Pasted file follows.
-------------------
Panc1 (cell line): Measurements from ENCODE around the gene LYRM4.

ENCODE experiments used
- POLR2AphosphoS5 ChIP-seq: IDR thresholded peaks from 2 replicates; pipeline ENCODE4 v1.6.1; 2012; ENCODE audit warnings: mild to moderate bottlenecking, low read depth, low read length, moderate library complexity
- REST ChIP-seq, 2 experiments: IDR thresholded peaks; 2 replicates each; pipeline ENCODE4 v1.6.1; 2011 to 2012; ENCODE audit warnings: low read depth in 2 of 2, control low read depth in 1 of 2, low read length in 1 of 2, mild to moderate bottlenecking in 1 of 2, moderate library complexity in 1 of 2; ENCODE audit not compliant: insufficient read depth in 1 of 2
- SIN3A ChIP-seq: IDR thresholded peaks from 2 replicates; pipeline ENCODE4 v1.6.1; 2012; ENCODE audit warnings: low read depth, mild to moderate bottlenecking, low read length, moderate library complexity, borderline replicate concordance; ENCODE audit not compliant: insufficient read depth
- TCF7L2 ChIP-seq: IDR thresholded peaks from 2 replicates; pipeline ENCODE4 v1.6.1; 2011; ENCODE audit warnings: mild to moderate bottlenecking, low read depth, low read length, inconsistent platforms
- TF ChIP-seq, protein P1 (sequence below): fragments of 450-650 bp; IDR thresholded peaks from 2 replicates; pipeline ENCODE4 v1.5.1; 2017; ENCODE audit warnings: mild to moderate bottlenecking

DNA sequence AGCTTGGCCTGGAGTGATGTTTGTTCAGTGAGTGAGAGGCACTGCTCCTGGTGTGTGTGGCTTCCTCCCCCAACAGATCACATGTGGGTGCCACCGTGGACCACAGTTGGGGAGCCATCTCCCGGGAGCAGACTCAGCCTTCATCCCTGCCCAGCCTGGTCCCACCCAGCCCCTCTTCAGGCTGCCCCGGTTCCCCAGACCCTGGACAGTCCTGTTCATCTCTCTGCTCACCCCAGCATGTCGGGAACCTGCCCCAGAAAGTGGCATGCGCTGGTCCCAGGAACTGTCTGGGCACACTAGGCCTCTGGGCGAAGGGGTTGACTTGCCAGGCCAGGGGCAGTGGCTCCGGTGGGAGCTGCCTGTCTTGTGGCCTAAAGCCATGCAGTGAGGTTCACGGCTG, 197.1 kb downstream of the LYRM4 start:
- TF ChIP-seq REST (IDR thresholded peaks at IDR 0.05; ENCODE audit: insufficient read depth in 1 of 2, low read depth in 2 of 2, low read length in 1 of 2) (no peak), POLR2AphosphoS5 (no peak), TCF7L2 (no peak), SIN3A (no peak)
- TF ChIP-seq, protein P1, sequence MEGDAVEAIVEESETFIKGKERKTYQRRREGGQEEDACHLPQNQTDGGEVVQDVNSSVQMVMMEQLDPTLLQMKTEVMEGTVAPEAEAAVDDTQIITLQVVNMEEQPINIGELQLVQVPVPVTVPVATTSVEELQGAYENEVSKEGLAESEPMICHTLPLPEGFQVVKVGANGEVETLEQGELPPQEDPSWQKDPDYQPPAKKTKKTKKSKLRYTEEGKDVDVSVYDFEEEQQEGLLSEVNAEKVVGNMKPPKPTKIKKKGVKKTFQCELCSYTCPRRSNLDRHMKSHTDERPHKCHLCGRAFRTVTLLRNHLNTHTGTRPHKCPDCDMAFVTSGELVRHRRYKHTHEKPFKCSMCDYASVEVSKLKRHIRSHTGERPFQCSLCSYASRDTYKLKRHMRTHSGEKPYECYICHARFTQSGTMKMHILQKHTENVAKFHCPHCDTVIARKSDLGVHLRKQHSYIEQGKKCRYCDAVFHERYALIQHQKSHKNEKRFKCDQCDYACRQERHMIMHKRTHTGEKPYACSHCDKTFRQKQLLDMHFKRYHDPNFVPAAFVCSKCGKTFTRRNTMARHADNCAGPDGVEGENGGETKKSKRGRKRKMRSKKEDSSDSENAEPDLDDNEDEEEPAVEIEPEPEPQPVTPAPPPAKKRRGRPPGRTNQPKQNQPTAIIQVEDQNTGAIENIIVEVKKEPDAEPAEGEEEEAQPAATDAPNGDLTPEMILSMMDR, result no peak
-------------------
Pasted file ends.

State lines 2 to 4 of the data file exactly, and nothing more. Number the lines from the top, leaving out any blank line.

ENCODE experiments used
- POLR2AphosphoS5 ChIP-seq: IDR thresholded peaks from 2 replicates; pipeline ENCODE4 v1.6.1; 2012; ENCODE audit warnings: mild to moderate bottlenecking, low read depth, low read length, moderate library complexity
- REST ChIP-seq, 2 experiments: IDR thresholded peaks; 2 replicates each; pipeline ENCODE4 v1.6.1; 2011 to 2012; ENCODE audit warnings: low read depth in 2 of 2, control low read depth in 1 of 2, low read length in 1 of 2, mild to moderate bottlenecking in 1 of 2, moderate library complexity in 1 of 2; ENCODE audit not compliant: insufficient read depth in 1 of 2